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Q&A: Possible closure of Missouri's lone abortion clinic

Gov. Mike Parson listens to a question during during a press conference Wednesday in Jefferson City regarding the state of operations of a Planned Parenthood facility in St. Louis. 

Missouri finds itself in the national spotlight for all the wrong reasons again — this time, by giving new rights and opportunities to rapists.

By signing House Bill 126, which bans abortions even in the case of rape, incest or human trafficking, Gov. Mike Parson has spoken loud and clear. He wants rapists in Missouri to have more power over their victims. He wants a woman’s decisions over her health care to be criminalized. These positions are extreme and cruel.

I join the probable majority of Missourians who are appalled by this new law. But I also know this law represents another emotion for Missouri women — fear.

One of the biggest fears a woman has is for her personal safety — the fear of being assaulted or raped. We’ve come to accept the reality that we must protect ourselves from it. We’ve come to accept that we have to be prepared in everyday situations. This is why women carry rape whistles and pepper spray, and have emergency apps on our phones. We carry our keys between our fingers and wear nail polish that can detect date-rape drugs. If we go for a run, we’ve been told to leave one earbud out so we can hear someone coming up behind us.

Now, Missouri women have another fear — that in what is potentially their darkest hour, they will be unable to access the care they need. They have fear that if they become a victim of rape, incest or human trafficking, they will not have a choice in what comes next. Instead, a survivor of rape must accept that her attacker could have parental rights. Proponents of this law apparently are comfortable with the idea you could be forced to stand side by side in front of a judge, working out a shared custody plan with your rapist. That is truly frightening.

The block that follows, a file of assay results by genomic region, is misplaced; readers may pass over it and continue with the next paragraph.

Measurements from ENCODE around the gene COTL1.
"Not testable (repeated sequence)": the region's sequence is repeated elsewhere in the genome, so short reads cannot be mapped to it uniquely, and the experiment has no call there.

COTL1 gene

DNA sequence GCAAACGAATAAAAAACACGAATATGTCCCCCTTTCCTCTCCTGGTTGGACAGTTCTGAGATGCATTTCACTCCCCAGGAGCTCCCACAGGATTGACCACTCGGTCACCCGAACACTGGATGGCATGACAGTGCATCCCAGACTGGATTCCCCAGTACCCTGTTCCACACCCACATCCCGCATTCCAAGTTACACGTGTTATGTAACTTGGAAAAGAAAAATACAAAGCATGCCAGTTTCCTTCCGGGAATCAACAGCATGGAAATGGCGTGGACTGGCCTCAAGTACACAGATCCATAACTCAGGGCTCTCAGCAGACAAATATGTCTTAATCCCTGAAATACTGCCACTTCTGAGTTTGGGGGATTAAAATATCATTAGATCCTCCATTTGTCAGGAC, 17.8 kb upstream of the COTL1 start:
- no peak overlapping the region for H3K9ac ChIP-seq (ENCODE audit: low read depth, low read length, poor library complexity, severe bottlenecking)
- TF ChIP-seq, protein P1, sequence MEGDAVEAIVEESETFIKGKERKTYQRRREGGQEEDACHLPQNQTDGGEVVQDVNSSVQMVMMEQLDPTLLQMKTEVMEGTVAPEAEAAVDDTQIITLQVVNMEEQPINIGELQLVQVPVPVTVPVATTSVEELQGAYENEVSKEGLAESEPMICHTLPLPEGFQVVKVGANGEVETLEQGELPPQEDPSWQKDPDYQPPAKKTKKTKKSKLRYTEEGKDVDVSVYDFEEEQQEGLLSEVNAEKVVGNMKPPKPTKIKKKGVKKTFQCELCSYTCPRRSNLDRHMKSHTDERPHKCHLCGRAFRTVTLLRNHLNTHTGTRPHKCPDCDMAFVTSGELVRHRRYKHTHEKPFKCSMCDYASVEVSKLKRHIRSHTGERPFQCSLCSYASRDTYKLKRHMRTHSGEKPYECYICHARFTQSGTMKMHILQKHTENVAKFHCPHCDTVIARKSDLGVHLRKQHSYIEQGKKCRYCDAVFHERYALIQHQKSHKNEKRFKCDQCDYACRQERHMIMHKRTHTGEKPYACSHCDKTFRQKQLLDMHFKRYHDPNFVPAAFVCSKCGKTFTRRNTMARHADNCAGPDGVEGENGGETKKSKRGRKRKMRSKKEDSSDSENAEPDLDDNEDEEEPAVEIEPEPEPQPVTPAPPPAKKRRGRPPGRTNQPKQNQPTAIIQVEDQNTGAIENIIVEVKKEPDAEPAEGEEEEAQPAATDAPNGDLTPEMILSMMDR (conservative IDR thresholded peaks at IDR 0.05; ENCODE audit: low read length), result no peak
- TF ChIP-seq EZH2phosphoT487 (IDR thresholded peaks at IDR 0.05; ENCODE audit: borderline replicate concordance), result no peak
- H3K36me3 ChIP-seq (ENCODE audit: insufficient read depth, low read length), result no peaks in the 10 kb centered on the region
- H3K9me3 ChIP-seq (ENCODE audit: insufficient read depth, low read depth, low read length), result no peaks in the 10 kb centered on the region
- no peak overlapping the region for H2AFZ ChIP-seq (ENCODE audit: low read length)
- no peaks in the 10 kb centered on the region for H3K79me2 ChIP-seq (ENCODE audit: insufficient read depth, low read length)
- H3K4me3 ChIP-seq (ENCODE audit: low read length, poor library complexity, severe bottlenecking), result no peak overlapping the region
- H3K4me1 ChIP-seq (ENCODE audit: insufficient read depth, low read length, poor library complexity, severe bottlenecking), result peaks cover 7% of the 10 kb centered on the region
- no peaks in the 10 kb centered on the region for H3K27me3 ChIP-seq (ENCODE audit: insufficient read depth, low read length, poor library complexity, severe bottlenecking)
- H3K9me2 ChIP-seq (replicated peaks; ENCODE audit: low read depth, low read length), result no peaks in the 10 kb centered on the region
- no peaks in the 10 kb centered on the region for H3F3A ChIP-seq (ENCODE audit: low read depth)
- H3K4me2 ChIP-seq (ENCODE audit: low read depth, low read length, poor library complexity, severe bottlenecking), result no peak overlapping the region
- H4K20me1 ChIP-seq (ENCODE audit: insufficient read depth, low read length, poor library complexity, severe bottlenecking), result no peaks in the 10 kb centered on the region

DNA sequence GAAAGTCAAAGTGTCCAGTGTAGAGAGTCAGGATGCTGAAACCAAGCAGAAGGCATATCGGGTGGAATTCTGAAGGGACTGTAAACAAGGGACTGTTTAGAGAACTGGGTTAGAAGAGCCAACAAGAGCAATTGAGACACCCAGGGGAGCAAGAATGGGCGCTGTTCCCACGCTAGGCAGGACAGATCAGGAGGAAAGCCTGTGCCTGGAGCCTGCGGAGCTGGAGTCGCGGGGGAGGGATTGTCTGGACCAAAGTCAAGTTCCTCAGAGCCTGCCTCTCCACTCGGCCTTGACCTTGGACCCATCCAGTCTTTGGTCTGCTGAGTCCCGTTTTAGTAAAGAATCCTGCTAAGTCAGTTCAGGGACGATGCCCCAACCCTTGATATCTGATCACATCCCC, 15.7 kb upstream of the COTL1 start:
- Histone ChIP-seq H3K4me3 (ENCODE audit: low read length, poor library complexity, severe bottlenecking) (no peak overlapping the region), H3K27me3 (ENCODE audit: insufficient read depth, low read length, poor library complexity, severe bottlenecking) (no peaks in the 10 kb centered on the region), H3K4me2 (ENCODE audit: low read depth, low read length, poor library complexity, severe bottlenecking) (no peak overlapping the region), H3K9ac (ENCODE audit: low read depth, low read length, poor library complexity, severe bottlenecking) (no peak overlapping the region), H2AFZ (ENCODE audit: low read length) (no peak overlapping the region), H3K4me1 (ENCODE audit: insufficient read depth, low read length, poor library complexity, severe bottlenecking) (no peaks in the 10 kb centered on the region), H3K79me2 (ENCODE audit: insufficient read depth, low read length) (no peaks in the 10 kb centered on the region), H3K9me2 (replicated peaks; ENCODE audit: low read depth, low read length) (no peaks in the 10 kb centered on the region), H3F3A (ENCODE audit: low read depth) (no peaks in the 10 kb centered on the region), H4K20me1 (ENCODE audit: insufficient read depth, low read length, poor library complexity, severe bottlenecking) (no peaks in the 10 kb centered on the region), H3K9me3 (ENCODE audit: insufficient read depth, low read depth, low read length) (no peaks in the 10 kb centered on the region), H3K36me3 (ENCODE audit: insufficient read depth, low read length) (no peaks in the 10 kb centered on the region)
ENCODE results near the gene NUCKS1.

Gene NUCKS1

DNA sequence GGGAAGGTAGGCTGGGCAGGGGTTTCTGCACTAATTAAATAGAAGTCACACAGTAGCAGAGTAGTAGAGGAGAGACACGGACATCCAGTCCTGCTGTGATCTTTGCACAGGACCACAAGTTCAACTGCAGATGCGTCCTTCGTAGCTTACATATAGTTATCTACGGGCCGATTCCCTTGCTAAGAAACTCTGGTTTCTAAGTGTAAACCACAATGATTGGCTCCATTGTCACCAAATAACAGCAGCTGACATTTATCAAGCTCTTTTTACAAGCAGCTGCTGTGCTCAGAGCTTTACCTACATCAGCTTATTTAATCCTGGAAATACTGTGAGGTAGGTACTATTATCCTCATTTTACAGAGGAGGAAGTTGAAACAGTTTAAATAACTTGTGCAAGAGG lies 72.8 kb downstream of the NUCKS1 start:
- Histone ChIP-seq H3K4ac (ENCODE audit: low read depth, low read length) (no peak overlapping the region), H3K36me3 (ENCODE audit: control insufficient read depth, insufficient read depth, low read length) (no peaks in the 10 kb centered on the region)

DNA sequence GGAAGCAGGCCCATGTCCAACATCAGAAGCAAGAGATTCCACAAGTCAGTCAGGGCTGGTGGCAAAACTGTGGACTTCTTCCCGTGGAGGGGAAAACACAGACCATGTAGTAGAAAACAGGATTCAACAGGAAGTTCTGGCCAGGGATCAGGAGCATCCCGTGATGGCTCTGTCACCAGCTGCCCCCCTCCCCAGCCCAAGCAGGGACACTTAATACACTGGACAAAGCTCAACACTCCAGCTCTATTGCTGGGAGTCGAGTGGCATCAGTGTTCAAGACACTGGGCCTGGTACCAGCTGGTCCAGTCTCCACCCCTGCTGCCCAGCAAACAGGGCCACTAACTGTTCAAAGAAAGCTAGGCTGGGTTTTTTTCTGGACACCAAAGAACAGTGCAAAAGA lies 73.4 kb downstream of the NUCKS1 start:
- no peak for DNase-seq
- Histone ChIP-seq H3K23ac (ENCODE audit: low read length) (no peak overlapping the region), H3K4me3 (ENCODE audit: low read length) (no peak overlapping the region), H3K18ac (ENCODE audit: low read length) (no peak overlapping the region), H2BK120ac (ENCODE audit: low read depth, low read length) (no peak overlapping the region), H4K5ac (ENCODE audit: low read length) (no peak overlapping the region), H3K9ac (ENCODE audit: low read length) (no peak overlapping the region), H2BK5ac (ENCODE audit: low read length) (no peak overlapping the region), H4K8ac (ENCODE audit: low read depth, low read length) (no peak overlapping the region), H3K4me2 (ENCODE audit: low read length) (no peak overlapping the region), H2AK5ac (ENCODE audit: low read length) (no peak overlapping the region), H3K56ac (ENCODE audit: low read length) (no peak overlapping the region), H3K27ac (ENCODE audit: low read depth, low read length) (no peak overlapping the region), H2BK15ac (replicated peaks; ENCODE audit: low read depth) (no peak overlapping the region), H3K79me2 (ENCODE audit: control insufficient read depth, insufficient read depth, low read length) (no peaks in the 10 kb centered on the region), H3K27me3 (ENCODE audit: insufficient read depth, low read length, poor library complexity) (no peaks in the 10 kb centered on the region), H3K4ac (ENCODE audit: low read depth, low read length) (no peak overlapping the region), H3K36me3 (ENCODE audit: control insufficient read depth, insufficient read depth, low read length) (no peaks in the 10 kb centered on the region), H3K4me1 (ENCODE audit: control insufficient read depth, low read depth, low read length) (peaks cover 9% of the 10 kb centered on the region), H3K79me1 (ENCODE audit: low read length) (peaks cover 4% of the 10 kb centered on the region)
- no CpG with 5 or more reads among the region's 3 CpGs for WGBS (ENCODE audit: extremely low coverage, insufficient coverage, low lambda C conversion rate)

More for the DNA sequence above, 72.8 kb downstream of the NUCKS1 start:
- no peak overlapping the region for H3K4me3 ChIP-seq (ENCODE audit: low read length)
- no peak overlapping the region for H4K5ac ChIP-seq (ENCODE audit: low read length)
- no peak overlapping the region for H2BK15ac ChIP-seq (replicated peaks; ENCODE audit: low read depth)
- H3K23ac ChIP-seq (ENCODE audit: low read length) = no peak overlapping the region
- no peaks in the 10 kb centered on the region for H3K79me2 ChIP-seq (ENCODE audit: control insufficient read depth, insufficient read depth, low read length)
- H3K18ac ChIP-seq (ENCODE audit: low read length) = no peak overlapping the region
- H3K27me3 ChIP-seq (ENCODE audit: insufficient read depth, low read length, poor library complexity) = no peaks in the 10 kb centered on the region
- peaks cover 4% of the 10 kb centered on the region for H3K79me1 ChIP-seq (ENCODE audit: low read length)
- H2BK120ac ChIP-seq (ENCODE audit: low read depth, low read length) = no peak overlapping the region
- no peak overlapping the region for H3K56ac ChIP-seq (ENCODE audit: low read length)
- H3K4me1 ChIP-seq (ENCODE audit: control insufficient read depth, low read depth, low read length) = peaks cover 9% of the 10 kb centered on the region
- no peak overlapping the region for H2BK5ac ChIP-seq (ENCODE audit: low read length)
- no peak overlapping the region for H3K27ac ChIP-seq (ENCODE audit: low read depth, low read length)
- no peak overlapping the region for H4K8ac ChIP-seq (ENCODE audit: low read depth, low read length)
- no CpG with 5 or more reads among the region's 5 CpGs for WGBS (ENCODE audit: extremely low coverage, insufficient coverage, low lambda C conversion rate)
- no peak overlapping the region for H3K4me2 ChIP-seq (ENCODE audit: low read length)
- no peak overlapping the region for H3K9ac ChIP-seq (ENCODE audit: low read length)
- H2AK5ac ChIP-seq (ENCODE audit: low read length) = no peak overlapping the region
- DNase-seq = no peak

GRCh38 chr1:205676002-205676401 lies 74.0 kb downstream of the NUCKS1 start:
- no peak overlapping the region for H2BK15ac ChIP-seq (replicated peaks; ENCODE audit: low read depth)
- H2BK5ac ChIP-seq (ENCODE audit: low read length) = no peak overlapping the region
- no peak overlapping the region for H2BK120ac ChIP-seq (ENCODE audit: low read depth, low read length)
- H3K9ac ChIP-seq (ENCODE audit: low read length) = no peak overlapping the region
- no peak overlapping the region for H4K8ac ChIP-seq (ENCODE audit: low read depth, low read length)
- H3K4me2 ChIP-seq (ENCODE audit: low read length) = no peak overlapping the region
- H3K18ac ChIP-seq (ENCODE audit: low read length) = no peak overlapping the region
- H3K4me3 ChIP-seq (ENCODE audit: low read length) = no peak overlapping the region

Too many in positions of power disregard women and do not consider — or do not care — how their policy choices amplify those fears. In Missouri, these politicians have consistently attacked the availability of contraception and prenatal and postnatal care. Now, when a woman needs health care the most, following a rape, they have said no again.

Women should be trusted to make their own health care decisions. In fact, it’s our constitutional right. Instead, we are subjected to extreme laws. It’s been happening for years, and it leaves all of us wondering what will come next. Considerations for the life and health of the mother could very well come under attack.

The governor and Republican lawmakers in Jefferson City have gone too far.

I am not alone in feeling this way. In fact, Republicans, Democrats and independents in our state and across the nation are shocked by this law. This includes President Donald Trump, who came out in opposition to this cruel public policy of not making exceptions in the case of rape or incest.

I’m frustrated to once again see Missouri portrayed this way, especially over an issue that is so personal to so many people.

Sometimes, the memories in the Capitol halls of Jefferson City are short. Even so, we all remember in 2012 when Todd Akin, the U.S. Senate nominee of the Republican Party, referred to “legitimate rape” and that a woman’s “body has ways to try to shut that whole thing down.” It made national headlines and was an embarrassment. Missourians refused to allow it.

Missouri women need health care. Missouri families need to know they have access to the constitutional rights granted under Roe v. Wade.

Instead, our state is once again at the forefront of extremism, because the governor is disrespecting women and delivering another dose of Akin. This time, it’s not just rhetoric, it’s the law.

Nicole Galloway is the Missouri state auditor.